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State v. Hopkins

Court of Appeal of Iowa

December 18, 2013

STATE OF IOWA, Plaintiff-Appellee,
ANTHONY EARL HOPKINS, Defendant-Appellant.

Appeal from the Iowa District Court for Cerro Gordo County, Rustin T. Davenport, Judge.

A defendant appeals his sentence contending the district court considered an improper sentencing factor.

Mark C. Smith, State Appellate Defender, and Patricia Reynolds, Assistant State Appellate Defender, for appellant.

Thomas J. Miller, Attorney General, Linda J. Hines, Assistant Attorney General, and Carlyle D. Dalen, County Attorney, for appellee.

Considered by Vogel, P.J., and Mullins and McDonald, JJ.


Anthony Hopkins appeals the sentence imposed following his Alford[1] plea to attempted burglary in the third degree, in violation of Iowa Code sections 713.2 and 713.6B(1) (2011). He was originally charged with first-degree burglary and first-degree harassment. In rendering its sentencing decision, the district court stated:

The law of Iowa requires the court impose a sentence that will best provide for your rehabilitation, protect the community, and deter others from committing this crime. The court thinks that both sides have made points regarding the recommendations regarding sentencing. The court is mindful of the matter that the defendant's guilty verdict has been entered or—or judgment of guilt has been entered is a reduced charge. The court is also mindful of the co-defendant although, as the State says, that the co-defendant does not have the same type of criminal history as—as Mr. Hopkins has.
After considering all those factors, the court finds that you should be sentenced to 180 days in the Cerro Gordo County Jail. The minimum fine of $625 will be imposed plus law enforcement surcharge for $125 plus surcharges.

(Emphasis added.) Hopkins asserts it was improper for the court to consider the fact he entered a plea to a reduced charge. He asks that his sentence be vacated and his case remanded for resentencing.

"A sentence will not be upset on appellate review unless the defendant demonstrates an abuse of trial court discretion or a defect in the sentencing procedure, such as trial court consideration of impermissible factors." State v. Sailer, 587 N.W.2d 756, 758–59 (Iowa 1998). There is a strong presumption the district court properly exercised its discretion, and to overcome that presumption, "'there must be an affirmative showing the court relied on . . . improper evidence.'" Id. at 762 (citation omitted).

A sentencing court may not . . . impose a severe sentence for a lower crime on the ground that the accused actually committed a higher crime unless the facts before the court show the accused committed the higher crime or the defendant admits it even if the prosecutor originally charged the higher crime and reduced the charge.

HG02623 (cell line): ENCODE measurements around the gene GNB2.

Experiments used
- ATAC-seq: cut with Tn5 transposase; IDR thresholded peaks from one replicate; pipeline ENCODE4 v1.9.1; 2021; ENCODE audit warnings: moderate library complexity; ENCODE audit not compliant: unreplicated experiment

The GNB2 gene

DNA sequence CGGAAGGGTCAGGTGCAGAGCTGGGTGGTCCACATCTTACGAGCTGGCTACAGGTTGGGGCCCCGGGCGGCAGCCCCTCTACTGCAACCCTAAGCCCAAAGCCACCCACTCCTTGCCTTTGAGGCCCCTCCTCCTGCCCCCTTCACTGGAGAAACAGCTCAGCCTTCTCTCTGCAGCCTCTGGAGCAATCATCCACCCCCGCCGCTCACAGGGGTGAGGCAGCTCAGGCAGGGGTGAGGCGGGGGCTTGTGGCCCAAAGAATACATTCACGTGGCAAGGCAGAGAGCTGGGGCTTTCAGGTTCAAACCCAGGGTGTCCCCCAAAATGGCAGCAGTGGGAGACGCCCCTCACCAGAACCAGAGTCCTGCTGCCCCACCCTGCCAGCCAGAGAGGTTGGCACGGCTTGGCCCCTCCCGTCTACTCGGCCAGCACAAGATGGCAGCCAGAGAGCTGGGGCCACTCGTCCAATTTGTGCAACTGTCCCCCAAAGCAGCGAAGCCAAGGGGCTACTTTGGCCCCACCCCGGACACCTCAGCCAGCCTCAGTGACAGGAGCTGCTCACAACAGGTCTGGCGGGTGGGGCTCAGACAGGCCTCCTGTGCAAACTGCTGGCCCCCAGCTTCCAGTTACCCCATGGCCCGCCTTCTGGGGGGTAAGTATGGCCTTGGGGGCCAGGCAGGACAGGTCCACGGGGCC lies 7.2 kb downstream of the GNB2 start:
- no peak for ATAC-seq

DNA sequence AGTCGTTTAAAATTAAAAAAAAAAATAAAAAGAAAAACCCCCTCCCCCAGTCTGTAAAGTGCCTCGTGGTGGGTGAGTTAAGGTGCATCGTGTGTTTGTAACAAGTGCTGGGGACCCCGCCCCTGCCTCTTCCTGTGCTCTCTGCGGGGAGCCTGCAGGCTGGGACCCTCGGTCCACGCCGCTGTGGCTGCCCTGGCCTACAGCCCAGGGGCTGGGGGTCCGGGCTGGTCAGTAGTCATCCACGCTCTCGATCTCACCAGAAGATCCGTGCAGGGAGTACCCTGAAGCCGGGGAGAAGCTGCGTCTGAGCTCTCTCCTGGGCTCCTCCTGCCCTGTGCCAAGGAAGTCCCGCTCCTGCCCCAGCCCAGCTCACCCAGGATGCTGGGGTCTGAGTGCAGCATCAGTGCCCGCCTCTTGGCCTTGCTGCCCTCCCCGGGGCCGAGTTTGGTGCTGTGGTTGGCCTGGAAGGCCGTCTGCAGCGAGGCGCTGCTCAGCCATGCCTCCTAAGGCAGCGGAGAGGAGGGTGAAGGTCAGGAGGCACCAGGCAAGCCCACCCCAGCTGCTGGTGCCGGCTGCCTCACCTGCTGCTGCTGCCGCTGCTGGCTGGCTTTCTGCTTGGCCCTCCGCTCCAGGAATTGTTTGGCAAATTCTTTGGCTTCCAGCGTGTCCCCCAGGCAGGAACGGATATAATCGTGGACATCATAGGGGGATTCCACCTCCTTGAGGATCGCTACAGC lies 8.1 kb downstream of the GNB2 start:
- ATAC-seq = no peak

State v. Thompson, 275 N.W.2d 370, 372 (Iowa 1979).

In Thompson, the defendant had been originally charged with second-degree burglary but pled guilty to third-degree theft. Id. at 371. In sentencing the defendant, the court stated, in part: "It is the opinion of the Court that a reduction of the charge from a class C felony to an aggravated misdemeanor does not justify the Court's allowance of probation or a deferred sentence." Id. The supreme court interpreted this statement to mean the sentencing judge thought he was not justified in granting probation or a deferred sentence because of the higher original charge and the subsequent reduction. Id. at 372. The case was remanded so the court could sentence the defendant not on the basis of the original charge and subsequent reduction but on the facts relating to the crime and the accused. Id.

The State in this case asserts the district court did not actually rely on the fact the charge had been reduced when it imposed the sentence, even though it mentioned it. Had the court relied on the fact that the charge had been reduced, the State asserts it would have imposed the maximum sentence of two years. Given the sentence of 180 days in jail, the State claims the district court could not have improperly believed he actually committed first-degree burglary. The court did not indicate it was imposing a more severe punishment because of the reduction in the charge; instead, the State asserts the court was merely aware of the reduced charge, which the State claims is not enough to justify vacating and remanding this case.

The sentencing court stated it was "mindful" of the fact the defendant pled guilty to a reduced charge. The court entered its sentencing order after saying it "consider[ed] all those factors, " which included the reduced charge. This language indicates the court was not merely aware but actually considered the reduced charge in imposing the sentence. But see Sailer, 587 N.W.2d at 763 (holding the sentencing court's statement did not prove it relied on unproven offenses in determining the sentence to impose). Just because the district court did not impose the maximum possible sentence does not mean it did not impose a more severe sentence than it otherwise would have imposed had it not considered the reduced charge.[2] See State v. Gonzalez, 582 N.W.2d 515, 517 (Iowa 1998) ("We cannot speculate about the weight a sentencing court assigned to an improper consideration . . . .").

Because we conclude the district court considered an improper sentencing factor when it stated it was mindful of the reduced charge to which Hopkins pled guilty, we vacate the sentence and remand the case for resentencing.


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